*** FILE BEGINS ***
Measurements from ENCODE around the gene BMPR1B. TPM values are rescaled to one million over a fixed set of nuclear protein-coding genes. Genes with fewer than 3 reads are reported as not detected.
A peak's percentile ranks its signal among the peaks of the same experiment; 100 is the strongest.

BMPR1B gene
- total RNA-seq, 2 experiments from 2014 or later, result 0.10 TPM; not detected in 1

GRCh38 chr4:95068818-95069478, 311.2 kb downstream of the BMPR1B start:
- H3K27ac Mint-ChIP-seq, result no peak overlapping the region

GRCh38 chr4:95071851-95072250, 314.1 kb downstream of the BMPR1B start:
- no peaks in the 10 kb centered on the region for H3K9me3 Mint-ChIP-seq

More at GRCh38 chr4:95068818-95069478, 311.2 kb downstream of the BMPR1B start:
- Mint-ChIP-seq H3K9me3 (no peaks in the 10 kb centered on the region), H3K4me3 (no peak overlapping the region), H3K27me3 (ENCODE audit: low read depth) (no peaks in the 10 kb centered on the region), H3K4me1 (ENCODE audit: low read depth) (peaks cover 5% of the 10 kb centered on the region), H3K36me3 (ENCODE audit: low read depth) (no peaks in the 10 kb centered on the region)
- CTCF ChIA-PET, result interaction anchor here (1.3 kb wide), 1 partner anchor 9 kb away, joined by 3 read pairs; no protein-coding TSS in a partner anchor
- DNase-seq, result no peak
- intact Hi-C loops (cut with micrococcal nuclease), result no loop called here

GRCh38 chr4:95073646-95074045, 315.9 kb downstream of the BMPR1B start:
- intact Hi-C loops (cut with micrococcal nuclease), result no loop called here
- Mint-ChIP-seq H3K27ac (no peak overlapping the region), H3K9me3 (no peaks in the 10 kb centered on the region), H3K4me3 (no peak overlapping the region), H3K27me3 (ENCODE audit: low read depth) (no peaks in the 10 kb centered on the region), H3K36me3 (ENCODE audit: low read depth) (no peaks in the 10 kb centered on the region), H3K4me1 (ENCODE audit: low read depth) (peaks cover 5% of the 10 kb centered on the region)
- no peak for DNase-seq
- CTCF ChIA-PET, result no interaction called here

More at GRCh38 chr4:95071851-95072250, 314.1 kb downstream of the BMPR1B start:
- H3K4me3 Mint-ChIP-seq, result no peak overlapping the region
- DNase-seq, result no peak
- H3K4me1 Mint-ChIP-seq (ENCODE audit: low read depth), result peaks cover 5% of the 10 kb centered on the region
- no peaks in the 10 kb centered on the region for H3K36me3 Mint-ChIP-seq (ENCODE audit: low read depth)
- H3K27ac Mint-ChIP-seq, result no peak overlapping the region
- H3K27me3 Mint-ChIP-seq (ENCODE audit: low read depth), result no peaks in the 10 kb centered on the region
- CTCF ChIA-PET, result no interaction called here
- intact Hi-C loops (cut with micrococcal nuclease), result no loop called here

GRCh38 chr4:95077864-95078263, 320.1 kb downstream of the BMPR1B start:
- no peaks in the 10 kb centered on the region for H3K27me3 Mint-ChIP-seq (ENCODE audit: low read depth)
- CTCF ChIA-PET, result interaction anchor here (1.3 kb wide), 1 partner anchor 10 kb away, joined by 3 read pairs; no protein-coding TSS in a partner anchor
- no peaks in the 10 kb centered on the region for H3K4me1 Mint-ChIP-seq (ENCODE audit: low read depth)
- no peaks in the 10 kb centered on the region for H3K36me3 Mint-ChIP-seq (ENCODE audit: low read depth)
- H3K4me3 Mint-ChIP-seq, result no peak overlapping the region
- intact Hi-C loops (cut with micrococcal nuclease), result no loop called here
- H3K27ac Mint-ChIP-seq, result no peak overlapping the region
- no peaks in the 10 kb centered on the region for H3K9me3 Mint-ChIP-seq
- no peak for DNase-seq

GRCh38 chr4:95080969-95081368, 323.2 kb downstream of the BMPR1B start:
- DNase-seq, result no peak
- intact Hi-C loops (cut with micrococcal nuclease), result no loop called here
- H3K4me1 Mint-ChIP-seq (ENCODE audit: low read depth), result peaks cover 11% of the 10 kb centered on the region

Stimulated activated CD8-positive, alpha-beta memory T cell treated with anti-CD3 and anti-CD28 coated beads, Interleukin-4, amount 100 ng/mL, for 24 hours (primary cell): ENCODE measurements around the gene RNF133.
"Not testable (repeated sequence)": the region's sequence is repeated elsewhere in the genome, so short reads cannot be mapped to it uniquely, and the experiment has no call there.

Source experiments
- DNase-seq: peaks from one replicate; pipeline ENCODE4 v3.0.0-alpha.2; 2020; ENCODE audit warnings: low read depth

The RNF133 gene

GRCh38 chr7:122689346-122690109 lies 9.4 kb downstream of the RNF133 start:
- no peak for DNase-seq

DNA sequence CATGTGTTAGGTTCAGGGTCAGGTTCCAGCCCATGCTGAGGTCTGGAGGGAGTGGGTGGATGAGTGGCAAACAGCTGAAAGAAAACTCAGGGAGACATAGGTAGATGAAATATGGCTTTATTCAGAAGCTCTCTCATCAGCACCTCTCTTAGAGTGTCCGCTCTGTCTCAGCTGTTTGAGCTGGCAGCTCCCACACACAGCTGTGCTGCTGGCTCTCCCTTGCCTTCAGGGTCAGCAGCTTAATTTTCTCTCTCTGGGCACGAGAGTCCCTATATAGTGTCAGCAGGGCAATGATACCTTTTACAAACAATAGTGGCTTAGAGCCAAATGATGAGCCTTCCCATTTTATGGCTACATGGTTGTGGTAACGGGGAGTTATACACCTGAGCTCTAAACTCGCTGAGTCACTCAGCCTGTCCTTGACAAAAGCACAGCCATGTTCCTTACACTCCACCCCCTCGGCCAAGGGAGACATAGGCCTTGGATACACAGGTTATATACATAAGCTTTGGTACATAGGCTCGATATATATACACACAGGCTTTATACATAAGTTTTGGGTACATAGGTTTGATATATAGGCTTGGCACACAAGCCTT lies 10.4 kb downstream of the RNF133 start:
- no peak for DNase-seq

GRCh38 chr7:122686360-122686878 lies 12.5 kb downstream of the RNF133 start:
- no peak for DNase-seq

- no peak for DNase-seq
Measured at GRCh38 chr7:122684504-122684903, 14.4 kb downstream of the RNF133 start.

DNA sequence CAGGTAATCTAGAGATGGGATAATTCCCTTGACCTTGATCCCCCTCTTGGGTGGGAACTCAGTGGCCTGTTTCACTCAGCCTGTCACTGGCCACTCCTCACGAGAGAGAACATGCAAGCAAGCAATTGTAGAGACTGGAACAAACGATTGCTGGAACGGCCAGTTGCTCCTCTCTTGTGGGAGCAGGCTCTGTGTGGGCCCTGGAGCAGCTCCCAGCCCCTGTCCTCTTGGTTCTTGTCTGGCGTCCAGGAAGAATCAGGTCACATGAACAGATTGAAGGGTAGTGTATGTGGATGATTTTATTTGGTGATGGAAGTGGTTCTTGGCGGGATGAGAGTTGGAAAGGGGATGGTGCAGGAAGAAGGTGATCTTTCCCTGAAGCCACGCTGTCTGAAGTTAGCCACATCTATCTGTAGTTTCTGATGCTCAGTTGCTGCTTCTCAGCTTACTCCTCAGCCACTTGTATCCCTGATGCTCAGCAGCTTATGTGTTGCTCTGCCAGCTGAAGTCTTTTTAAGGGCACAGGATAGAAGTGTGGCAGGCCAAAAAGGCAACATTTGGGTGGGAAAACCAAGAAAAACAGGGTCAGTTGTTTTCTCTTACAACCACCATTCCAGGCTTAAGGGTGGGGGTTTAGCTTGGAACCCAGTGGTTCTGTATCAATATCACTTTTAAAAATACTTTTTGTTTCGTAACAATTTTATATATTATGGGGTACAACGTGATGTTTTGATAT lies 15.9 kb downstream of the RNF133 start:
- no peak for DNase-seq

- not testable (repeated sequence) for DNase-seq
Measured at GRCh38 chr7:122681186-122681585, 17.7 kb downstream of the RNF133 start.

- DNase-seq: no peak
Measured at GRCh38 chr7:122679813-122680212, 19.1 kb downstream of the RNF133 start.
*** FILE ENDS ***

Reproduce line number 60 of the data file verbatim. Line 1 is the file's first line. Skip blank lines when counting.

Measured at GRCh38 chr7:122679813-122680212, 19.1 kb downstream of the RNF133 start.